Thursday, 19 February 2015
95 Look And Read
First watched : 19 or 22 September 1972
I was now in Junior One at school and our claim on the TV was for Look And Read but I can't recall whether it was for the Tuesday or Friday showing. Look And Read 's format was ingenious; it sandwiched a literacy section between two halves of an exciting serial which itself posed questions that could be solved by applying reading skills.
I was very fortunate that one of the two serials broadcast in the 1972-73 academic year was the highly-regarded The Boy From Space. The serial was written by Catweazle's Richard Carpenter and was genuinely scary which of course we loved. The blond-haired silver-skinned boy Peep Peep and his father were on the run from the terrifying Thin Man. The two parka-clad children who discovered them were able to assist if they could interpret the aliens' language which was actually English written backwards so it could be deciphered with a mirror or reflective surface. As with Sesame Street , the educational section was pitched below my reading level so wasn't that interesting but I loved the story which probably began my interest in science fiction. One of the children was played by Sylvestra Le Touzel , still a highly regarded and very busy actress.
The Boy From Space had first been shown in the autumn term of 1971-72 but the serial for the spring term in 1973, Joe and the Sheep Rustlers was entirely new. Though I wouldn't have realised it at the time it was all filmed just a few miles away, around Todmorden and Hebden Bridge; one ruin featured was Higher Pemmin Farm, less than an hour's walk from the school. Watching it through on You Tube it's a wonderful snapshot of familiar places just a few years before I started discovering them for myself. The farming consultant on the programme was Littleborough sheep farmer Harry Lord who had a few lines himself in a shearing scene although I don't think his place, Heights Farm, is one of those used in the programme , perhaps because of its close proximity to overhead power lines. I don't recall anyone mentioning such a local connection at the time though you'd think from a class of 30+ local kids some of whom lived very close to Heights Farm, somebody would have recognised him..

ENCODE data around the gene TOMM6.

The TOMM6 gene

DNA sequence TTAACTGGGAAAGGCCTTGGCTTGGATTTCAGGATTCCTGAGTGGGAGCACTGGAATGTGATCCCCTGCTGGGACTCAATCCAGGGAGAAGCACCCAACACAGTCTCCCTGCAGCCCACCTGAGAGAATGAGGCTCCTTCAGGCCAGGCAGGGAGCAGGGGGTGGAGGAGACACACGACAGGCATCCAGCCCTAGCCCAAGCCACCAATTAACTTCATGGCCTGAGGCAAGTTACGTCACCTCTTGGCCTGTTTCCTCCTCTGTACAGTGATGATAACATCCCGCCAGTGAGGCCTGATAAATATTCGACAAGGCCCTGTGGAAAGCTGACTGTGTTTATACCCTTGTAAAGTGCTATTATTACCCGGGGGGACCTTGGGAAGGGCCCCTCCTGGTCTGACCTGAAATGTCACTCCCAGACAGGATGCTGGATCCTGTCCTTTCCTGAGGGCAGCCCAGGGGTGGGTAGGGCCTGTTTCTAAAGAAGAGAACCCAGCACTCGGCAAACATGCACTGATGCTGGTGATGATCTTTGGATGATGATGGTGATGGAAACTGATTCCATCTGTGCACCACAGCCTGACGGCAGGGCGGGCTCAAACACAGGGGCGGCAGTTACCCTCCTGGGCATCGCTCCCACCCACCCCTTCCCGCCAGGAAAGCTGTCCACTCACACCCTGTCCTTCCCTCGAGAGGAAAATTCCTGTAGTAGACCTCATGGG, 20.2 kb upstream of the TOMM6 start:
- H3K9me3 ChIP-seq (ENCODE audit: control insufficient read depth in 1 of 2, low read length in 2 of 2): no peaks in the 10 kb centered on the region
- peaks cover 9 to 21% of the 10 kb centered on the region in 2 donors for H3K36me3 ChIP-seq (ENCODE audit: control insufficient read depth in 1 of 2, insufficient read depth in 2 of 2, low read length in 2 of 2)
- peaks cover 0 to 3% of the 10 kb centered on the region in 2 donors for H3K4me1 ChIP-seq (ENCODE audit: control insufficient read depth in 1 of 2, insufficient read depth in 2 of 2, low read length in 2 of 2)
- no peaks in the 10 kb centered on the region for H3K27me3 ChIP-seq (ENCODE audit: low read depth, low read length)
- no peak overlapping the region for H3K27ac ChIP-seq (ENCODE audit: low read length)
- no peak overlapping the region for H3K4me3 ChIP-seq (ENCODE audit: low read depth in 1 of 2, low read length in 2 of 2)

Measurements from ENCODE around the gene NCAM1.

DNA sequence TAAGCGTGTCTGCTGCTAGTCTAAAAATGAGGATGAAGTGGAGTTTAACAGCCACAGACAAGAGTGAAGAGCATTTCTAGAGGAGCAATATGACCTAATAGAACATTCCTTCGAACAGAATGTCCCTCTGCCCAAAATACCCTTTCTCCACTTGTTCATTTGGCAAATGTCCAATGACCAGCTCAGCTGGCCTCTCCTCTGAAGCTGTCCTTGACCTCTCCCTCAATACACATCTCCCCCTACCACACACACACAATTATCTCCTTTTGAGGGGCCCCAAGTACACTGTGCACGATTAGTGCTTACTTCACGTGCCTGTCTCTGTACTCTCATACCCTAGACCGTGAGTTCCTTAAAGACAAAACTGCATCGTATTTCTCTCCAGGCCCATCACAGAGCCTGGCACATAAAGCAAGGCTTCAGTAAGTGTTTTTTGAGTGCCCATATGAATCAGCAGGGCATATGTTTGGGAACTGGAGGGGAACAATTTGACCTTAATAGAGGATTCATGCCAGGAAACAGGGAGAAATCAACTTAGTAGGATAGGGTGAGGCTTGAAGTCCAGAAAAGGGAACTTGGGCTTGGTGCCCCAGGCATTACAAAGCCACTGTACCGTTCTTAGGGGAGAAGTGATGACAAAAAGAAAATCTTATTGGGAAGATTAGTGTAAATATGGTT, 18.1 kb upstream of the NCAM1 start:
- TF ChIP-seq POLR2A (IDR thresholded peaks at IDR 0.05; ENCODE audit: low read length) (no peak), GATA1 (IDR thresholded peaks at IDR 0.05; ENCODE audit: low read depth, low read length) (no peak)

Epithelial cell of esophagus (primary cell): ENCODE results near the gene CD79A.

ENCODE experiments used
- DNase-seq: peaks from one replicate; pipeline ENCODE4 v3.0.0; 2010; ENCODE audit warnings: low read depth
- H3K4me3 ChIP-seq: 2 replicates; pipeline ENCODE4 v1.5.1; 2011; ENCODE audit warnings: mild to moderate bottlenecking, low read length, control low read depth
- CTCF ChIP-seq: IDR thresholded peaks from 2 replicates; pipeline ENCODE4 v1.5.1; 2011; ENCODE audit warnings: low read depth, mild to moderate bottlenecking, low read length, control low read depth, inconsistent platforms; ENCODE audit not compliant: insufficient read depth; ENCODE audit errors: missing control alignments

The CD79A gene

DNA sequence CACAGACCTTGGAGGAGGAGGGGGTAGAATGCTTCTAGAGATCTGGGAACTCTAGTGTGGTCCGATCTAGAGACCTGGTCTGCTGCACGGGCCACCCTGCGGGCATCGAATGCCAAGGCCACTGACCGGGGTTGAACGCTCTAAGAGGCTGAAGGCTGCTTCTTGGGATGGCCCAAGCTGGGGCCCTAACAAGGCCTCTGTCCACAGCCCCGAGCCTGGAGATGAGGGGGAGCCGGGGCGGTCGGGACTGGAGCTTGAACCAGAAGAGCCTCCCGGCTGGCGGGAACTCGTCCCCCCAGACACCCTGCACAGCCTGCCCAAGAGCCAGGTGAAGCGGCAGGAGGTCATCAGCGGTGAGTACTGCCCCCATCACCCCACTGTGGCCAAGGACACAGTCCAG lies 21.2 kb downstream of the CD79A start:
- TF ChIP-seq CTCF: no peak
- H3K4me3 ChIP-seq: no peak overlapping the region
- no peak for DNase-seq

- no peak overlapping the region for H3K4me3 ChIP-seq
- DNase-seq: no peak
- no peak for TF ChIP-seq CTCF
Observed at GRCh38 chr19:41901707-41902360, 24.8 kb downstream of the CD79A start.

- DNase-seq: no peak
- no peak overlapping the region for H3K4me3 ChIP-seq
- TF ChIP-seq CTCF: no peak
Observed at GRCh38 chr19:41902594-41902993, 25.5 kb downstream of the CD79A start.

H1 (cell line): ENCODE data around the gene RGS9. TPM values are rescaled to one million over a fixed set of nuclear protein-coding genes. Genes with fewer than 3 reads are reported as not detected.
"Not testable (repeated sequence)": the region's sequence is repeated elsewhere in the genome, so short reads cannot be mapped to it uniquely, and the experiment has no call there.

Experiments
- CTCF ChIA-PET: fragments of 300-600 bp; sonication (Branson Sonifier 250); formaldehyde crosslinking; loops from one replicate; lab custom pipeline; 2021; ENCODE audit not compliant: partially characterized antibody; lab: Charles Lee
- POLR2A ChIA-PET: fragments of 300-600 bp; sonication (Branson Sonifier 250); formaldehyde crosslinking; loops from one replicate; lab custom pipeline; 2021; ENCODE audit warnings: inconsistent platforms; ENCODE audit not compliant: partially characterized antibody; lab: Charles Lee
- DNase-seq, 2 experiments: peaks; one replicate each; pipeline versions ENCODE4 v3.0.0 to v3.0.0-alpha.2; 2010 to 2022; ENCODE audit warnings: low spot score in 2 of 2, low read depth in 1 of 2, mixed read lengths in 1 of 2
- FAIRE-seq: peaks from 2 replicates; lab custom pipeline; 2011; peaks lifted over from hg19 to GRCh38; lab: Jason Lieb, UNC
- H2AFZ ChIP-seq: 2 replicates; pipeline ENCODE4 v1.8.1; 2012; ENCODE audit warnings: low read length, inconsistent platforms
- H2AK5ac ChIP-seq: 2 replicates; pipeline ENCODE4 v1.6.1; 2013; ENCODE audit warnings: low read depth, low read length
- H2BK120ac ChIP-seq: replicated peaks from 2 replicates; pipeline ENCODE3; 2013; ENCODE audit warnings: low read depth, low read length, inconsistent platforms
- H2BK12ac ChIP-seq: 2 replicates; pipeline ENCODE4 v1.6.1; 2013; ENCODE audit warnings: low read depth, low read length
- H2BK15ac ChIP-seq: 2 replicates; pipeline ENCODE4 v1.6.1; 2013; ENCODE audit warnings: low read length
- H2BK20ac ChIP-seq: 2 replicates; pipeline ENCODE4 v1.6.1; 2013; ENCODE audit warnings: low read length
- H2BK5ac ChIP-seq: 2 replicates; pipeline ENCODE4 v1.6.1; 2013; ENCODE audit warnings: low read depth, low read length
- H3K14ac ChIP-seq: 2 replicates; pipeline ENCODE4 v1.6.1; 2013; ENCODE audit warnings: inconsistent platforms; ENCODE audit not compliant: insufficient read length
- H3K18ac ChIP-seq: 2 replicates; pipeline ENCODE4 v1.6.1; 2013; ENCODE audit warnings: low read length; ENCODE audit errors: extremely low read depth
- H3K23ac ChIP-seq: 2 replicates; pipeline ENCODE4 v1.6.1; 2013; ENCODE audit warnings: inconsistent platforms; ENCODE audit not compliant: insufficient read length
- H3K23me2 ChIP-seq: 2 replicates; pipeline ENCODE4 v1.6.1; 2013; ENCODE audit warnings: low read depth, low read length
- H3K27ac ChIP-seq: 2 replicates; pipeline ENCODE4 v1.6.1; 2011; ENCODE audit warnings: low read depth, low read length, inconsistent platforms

It's also full of recognisable faces. The heroic young shepherd Joe is played by Struan Rodger who's been even busier than Sylvestra Le Touzel in the years since and is currently in Game of Thrones. Having survived her adventure here his buxom sidekick Jill ( Martine Howard ) had to contend with David Van Day in mid-seventies pop group Guys 'n' Dolls. The inept half of the rustling duo was played by Citizen Smith's Mike Grady and the wonderful character Ken Jones who died this time last year played the youth hostel warden whose quasi-judicial role in the story surely wasn't in his job description.*
The plot is full of holes and some of the embedded literacy devices are very contrived but its still enjoyable. BBC supplied schools with worksheets connected to the series and I had sight of the teachers' version which was full of spoilers. I eagerly looked forward to the last episode in which someone got shot because I had a bit of a death fixation at the time , regularly taking out the Shakespeare for kids book from the school library because the tragedies of course had multiple deaths at the end. In the end the guy was only wounded in the shoulder and the real glory of the last episode was a marvellously silly mass chase through the back streets of Hebden Bridge with the main villain ending up in the Rochdale Canal.
* The hostel in the story was Mankinholes Youth Hostel near Todmorden which is still open.
The real-life warden during the period in which I visited there (1977-81) , a battleaxe called Mrs Halliwell, would certainly have made a good sheriff.